I received a 30 day notice from my property manager stating that my current tenants will be moving out at the end of the month. They went on further to let me know that the current renter referred a set of people who want to be roommates in my rental home. This home has never been considered a roommate friendly property. In the 10 years that I have owned it I have only rented to families.
I feel somewhat uncomfortable with the fact of multiple people being responsible for the rent with no true tie to each other. Should I be concerned about default on ability to pay rent in a timely manner or follow through arguments?
Any and all comments are appreciated.￼
You can still rent to a group of people under one lease, you would just need to amend it if they had someone move out and had a new roommate move it.
I have had several tenants which were roommates and just knew each other through work or school.
An upside to it in the current economic conditions is that multiple tenants may have 3-4 sources of revenue streams in a house where a family may be limited to one or two incomes.
It’s much easier for 4 people to pay $500 per month than for one or two people to pay $2,000 per month.
Renting individual rooms out is an option but it requires more management and can be a huge headache.
Good luck, hope you can make something work out!
@Shannon Frazier If you can continue renting it to a single family that'd be the route to take
@Brandon P. That’s is a good way to look at it. I’d have to discuss the amendment of the lease with my property manager.
Thank you so much for the insight
@Shannon Frazier I don't think renting to roommates will be an issue at all. My only suggestions would be to see that they are signing a single lease, where they are joint and severally liable - that way all roommates are equally responsible and liable, for all the lease terms. I would also suggest that your property manager collect one single check for their rent each month and that their security deposits are not split up.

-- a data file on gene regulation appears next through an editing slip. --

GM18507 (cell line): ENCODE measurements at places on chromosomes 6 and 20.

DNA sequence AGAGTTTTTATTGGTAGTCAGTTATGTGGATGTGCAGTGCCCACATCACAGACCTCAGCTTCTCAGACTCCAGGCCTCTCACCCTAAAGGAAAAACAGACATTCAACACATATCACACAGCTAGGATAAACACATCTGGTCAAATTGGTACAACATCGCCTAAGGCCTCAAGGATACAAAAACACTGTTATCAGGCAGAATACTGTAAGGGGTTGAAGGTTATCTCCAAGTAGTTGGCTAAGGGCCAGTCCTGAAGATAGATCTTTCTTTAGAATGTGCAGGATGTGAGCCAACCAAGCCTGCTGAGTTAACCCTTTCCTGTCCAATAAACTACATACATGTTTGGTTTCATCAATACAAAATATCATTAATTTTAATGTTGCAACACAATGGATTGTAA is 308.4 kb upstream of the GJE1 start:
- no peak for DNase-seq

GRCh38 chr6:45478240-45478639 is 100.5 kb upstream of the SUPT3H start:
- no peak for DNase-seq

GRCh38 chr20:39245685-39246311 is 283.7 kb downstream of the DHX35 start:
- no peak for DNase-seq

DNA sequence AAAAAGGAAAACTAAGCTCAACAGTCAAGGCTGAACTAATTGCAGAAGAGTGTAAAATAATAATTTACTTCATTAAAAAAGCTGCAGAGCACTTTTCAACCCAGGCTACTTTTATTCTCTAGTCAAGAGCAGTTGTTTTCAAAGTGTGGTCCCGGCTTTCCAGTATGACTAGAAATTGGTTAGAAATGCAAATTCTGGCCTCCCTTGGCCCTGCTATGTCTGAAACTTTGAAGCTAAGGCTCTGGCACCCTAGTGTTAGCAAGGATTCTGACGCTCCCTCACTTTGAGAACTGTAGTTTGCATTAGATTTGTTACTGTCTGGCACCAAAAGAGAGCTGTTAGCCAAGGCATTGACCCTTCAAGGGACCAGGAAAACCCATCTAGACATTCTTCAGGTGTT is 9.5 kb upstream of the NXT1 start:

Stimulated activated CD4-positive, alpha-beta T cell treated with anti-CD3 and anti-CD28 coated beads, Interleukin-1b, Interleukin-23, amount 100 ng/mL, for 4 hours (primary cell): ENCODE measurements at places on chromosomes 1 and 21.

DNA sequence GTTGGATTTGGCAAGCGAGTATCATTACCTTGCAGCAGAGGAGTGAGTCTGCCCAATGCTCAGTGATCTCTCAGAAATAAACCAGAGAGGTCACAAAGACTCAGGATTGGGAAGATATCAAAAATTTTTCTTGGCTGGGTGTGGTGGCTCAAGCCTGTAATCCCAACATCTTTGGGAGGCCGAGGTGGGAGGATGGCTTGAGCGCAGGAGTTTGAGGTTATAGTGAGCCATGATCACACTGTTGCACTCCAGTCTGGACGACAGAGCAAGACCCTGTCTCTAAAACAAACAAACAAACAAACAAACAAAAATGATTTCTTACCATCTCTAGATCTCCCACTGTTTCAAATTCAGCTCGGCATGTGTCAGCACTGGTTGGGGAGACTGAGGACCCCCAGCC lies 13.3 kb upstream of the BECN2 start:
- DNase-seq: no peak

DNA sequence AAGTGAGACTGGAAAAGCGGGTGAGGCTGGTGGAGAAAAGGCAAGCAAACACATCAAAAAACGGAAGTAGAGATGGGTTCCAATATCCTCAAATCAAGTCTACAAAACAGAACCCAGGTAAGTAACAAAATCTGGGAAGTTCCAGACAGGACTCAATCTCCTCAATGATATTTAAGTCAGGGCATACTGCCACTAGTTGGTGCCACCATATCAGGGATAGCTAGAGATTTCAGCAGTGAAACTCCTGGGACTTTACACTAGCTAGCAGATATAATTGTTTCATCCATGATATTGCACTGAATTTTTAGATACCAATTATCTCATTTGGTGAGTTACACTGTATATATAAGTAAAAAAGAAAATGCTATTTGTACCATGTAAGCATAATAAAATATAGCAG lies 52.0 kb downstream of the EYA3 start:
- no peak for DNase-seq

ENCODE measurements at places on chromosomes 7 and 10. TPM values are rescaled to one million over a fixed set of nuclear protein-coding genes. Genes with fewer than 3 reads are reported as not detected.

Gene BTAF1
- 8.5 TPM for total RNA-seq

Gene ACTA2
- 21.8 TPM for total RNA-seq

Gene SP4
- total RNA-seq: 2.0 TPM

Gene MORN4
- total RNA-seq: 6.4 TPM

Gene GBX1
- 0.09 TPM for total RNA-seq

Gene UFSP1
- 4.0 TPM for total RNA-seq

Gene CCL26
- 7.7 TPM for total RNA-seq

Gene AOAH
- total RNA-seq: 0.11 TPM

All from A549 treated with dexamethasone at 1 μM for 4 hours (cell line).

@Shannon Frazier roommates generally stay a shorter time period than a family. All it takes is one wanting to leave and they are all left either finding a new roommate or moving. There is also more interpersonal issues. Friends are great until you live with them.
Just be careful of fair housing implications, especially if some of the roommates are related. In some local jurisdictions occupancy standards may even prevent you from renting to over a certain number of unrelated adults. For example in my city, it is limited to 3 unrelated adults, but our policy is no more than 2 unrelated adults.
@Sharlene Mulchandani , thank you for your recommendation, that would be a good way of mitigating potential “deserters” from the room mates and loss of rent payments
@Joe Splitrock , interesting. I was not aware a clause like this existed. I will most definitely delve into the laws for NC to see what the guidelines and restrictions are for roommates. Thanks for the heads up.
todays bp youtube interiew talks of this, guy in atlanta..his llc is the 1 tenant, and he does weekly agreements with sublease .., furnished..this intrigues me but it doesnt sound passive and seems hard to find a property manager for this..double check my notes above with video....let mw know..if i can double my income on my single doors and keep passive , out of it, im in..